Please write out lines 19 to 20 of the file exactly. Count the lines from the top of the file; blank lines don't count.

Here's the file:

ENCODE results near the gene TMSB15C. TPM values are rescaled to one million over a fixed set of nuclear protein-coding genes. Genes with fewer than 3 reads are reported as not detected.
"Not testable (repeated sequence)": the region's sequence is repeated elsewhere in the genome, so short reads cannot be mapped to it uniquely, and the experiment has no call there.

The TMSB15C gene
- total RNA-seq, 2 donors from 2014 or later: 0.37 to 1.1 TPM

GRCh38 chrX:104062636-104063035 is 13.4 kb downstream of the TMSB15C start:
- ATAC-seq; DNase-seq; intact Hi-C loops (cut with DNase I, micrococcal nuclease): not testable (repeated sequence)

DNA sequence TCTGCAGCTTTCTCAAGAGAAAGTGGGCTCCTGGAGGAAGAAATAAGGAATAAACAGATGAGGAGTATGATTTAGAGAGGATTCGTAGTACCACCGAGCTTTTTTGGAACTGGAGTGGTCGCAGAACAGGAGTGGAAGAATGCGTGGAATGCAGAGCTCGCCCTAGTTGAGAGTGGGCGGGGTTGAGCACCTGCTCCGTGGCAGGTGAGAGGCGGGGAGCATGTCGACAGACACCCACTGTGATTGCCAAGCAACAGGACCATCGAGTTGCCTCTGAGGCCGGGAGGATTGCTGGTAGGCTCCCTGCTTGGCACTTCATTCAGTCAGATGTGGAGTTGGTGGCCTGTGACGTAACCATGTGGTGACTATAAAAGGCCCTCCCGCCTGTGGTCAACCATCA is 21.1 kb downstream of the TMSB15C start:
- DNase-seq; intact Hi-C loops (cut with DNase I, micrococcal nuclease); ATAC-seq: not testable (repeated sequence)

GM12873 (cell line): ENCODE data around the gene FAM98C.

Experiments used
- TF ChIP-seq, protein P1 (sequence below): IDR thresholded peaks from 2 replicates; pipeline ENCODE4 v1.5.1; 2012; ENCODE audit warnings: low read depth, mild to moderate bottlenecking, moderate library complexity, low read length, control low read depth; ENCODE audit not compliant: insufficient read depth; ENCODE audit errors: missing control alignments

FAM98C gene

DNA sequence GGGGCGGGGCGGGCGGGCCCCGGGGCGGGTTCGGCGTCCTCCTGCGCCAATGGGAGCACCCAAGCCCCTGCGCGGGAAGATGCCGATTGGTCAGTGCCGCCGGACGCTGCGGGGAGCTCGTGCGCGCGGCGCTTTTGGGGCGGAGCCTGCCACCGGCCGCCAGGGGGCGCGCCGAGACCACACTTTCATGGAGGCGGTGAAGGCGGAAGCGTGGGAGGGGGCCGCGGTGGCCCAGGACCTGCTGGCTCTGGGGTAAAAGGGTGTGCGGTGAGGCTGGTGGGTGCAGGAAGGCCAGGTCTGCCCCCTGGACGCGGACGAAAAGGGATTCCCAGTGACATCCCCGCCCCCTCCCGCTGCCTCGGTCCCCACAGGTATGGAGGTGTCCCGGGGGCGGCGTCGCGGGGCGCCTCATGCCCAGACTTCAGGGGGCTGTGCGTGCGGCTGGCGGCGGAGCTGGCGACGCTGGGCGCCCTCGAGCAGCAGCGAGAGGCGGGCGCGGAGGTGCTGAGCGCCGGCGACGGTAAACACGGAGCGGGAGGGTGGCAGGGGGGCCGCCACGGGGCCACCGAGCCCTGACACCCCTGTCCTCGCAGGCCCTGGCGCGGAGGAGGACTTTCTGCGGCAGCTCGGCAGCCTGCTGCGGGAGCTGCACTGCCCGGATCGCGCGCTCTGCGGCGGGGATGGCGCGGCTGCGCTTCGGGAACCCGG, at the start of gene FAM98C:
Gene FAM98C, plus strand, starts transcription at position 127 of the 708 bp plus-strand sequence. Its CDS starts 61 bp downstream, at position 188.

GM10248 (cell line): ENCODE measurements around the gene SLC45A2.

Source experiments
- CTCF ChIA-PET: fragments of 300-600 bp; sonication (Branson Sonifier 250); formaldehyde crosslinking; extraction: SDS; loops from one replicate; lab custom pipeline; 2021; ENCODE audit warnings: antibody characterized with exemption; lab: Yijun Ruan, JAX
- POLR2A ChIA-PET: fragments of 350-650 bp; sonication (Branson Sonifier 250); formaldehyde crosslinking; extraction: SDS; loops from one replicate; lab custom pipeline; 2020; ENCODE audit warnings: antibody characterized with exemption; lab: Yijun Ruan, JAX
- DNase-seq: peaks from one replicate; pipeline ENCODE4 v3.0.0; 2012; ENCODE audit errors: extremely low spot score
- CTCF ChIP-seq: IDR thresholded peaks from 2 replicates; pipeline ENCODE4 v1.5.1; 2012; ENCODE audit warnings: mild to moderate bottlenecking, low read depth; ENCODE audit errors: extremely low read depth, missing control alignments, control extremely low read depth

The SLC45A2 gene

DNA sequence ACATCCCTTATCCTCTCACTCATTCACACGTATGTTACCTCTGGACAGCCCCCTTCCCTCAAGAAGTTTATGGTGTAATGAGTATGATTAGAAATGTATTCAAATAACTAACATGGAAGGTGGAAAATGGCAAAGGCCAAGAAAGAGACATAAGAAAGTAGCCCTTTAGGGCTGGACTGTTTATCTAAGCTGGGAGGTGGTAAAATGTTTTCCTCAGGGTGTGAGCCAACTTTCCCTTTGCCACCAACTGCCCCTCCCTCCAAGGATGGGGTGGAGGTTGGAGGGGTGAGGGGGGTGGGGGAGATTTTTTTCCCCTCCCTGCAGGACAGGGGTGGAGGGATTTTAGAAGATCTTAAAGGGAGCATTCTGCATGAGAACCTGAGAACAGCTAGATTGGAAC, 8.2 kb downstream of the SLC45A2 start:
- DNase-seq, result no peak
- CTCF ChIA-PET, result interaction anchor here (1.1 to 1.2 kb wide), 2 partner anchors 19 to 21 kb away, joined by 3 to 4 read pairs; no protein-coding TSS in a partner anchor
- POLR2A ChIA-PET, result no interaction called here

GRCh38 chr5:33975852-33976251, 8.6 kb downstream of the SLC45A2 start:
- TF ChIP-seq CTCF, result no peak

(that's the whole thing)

- DNase-seq: peaks from one replicate; pipeline ENCODE4 v3.0.0; 2012; ENCODE audit errors: extremely low spot score
- CTCF ChIP-seq: IDR thresholded peaks from 2 replicates; pipeline ENCODE4 v1.5.1; 2012; ENCODE audit warnings: mild to moderate bottlenecking, low read depth; ENCODE audit errors: extremely low read depth, missing control alignments, control extremely low read depth